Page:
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Lighting Up Nicotinic Receptors

15 December 2011. Two new papers, by teams at Yale School of Medicine* and at the University of Maryland School of Medicine, join a growing body of research on the role of nicotinic acetylcholine receptors (nAChRs) in schizophrenia. In an imaging study of cigarette smokers with schizophrenia published online in the American Journal of Psychiatry, the Yale team, headed by the late Julie Staley, reports that the availability of nAChRs in several brain regions was markedly lower in patients than in smokers without mental illness, as well as a significant negative correlation in the patient group between nAChR availability and negative symptoms. In a controlled trial of the nAChR agonist varenicline published in the December issue of the Archives of General Psychiatry, the Maryland group led by L. Elliot Hong found that a moderate dose of the drug significantly improved measures on three well-validated schizophrenia biomarkers.

Some studies of nAChRs by schizophrenia researchers are aimed at finding treatments for the severe and damaging nicotine addiction seen in numerous patients (see SRF related news story; Wing et al., 2011), while others see patients’ conspicuous consumption of tobacco as reflecting important aspects of schizophrenia pathophysiology that could lead to novel, nAChR-based treatments for the disease itself. The newly published papers take this latter perspective.

Nicotine and negative symptoms
Chronic exposure to acetylcholine or nicotine causes a desensitization of nAChRs that is offset in smokers by receptor upregulation, which increases the availability of nicotinic binding sites (Marks et al., 2011). However, a postmortem study of smokers with schizophrenia (Breese et al., 2000) noted a deficit in nAChR upregulation, which added to suspicions that nAChR dysfunction may contribute to the pathophysiology of the illness. This view has been bolstered by genetic studies of schizophrenia that implicate the nAChR-related genes CHRNA7 (Freedman et al., 1997), CHRNA4, and CHRNB2 (De Luca et al., 2006).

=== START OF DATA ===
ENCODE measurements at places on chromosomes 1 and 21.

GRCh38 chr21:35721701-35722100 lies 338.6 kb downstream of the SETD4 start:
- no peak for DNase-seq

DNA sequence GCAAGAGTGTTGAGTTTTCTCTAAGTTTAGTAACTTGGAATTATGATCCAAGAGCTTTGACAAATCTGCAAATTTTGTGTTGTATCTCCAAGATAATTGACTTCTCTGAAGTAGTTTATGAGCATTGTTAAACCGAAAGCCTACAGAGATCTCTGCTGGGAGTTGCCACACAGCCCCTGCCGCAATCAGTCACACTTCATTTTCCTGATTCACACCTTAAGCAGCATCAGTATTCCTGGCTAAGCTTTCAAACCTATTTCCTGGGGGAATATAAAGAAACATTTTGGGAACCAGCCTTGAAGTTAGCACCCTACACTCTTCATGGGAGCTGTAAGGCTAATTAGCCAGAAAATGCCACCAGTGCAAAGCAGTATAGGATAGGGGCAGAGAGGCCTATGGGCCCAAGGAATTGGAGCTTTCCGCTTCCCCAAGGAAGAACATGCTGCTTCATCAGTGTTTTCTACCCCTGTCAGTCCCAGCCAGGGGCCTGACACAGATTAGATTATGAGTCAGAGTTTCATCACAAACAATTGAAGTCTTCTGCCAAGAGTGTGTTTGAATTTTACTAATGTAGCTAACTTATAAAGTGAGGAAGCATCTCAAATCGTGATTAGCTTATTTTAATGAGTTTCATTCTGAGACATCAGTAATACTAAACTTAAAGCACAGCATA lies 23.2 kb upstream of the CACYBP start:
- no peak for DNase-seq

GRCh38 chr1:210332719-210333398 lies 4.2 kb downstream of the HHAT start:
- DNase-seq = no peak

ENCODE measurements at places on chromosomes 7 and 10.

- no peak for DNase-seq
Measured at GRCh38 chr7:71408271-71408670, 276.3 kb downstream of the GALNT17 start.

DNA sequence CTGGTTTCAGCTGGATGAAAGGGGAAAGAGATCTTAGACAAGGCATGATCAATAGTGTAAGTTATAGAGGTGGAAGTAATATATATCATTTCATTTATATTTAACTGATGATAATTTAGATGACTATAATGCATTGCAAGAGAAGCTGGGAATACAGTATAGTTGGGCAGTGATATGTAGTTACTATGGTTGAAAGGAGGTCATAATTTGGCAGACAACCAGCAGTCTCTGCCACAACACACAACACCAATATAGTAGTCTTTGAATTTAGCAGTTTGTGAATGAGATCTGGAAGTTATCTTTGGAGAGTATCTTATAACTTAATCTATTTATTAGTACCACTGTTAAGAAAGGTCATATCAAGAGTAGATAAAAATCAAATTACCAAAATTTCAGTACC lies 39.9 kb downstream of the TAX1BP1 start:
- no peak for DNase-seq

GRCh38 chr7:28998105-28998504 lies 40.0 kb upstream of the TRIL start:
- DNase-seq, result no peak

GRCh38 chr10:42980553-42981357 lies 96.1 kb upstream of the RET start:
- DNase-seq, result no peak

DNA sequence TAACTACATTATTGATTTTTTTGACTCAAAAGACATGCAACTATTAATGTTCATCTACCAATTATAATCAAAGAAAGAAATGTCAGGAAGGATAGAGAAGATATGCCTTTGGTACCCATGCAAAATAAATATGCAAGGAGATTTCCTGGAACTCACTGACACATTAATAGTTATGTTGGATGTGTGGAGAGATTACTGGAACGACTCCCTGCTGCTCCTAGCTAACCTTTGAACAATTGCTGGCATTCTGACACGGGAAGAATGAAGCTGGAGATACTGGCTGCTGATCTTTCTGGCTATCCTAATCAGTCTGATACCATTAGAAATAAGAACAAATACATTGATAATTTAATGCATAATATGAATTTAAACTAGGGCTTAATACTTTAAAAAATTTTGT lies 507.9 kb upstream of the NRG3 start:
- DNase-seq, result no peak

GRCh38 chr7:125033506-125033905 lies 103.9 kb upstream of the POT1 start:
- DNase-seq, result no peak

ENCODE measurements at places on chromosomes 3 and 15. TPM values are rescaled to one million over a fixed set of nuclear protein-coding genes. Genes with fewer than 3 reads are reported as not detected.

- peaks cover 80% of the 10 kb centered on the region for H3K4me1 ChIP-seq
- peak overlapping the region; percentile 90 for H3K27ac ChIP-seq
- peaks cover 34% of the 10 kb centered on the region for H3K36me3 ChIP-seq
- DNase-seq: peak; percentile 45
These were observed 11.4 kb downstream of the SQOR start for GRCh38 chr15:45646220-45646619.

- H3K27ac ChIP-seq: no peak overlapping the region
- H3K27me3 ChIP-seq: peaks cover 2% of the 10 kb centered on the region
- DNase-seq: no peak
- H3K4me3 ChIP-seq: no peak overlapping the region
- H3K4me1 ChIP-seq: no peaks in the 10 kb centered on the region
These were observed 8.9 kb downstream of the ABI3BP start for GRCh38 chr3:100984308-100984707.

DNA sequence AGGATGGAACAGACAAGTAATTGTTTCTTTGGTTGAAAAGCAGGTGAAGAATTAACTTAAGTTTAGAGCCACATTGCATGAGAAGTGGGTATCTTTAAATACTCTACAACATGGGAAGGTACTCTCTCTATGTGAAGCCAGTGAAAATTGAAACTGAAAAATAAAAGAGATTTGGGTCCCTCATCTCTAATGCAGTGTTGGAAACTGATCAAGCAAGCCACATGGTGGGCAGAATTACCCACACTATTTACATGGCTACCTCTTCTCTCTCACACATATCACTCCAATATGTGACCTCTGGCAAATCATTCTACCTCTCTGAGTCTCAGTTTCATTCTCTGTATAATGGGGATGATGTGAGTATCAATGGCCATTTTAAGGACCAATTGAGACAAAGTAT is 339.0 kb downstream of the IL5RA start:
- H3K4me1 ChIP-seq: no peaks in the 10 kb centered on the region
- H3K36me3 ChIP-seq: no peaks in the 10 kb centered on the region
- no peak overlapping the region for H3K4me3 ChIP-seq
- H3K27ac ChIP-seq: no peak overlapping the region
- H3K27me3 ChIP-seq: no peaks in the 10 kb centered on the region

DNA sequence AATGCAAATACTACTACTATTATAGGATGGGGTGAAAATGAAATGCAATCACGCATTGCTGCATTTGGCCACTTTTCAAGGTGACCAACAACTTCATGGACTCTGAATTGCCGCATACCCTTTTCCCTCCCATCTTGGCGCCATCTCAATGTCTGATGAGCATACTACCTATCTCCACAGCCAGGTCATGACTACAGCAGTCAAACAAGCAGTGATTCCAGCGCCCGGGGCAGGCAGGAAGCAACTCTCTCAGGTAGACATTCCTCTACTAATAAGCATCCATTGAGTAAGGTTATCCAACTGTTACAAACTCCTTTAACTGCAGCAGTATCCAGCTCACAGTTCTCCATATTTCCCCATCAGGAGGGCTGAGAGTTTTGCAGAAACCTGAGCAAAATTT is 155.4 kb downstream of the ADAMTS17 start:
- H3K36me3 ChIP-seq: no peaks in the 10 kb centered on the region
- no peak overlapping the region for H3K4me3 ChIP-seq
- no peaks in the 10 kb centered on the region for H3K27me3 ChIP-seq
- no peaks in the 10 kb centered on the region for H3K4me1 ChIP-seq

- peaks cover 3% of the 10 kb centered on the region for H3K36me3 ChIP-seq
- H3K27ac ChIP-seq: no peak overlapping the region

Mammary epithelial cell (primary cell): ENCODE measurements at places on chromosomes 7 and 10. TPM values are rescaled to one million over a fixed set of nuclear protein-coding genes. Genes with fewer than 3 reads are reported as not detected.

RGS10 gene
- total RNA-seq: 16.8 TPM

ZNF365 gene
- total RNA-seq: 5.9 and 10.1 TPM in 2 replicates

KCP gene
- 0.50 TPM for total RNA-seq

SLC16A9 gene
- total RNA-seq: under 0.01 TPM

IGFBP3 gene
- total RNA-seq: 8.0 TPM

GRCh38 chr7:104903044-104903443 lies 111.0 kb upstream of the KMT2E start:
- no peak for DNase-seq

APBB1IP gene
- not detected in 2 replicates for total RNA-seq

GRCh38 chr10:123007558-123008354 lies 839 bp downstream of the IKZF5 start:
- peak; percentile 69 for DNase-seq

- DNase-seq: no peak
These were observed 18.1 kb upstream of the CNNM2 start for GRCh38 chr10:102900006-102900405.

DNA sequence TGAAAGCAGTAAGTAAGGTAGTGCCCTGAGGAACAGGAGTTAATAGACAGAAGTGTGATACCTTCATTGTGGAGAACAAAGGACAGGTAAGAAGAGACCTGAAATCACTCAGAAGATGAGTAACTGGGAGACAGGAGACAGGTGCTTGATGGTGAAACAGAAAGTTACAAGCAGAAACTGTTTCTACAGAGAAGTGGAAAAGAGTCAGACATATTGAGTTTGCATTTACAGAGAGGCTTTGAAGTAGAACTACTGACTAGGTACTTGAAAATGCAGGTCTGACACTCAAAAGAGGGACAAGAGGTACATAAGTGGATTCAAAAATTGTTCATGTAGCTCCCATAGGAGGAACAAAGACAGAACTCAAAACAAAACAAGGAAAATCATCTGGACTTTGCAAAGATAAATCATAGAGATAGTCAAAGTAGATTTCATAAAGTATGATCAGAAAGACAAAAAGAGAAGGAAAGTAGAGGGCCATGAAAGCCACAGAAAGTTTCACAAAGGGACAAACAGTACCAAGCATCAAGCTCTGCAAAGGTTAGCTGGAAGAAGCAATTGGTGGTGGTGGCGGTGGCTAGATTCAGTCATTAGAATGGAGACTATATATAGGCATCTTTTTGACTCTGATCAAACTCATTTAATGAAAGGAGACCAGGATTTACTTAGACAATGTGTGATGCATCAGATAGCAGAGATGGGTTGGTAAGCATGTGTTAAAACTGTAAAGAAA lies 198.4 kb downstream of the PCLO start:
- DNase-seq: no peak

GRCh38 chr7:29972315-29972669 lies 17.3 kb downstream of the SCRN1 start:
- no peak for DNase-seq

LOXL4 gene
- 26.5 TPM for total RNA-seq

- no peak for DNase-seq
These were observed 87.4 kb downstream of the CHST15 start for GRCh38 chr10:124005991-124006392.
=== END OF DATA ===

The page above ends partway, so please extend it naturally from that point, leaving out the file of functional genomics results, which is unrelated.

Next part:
First author Deepak Cyril D’Souza and colleagues at Yale focused on so-called β2* receptors, a subcategory of the nAChR superfamily that includes any such receptors containing β2 subunits. These receptors, particularly the α4β2 subtype, are widely expressed in the brain, and play a major role in tobacco addiction by modulating dopamine release in midbrain reward regions (McGranahan et al., 2011).

Based on SPECT (single-photon emission computed tomography) assessments of β2* availability in 11 smokers with schizophrenia and in age- and gender-matched comparison smokers, the team reported that the subjects with schizophrenia had 21 to 26 percent fewer binding sites than the comparison smokers in the frontal and parietal cortices and in the thalamus (no significant differences were seen in the hippocampus or striatum).

Moreover, among the smokers with schizophrenia, there was a “specific and robust” negative correlation between β2* availability and negative symptoms scores, as measured by both the SANS and PANSS scales, a pattern that held for all brain regions examined. This means that individuals with less β2* availability had more severe negative symptoms than individuals with greater β2* availability.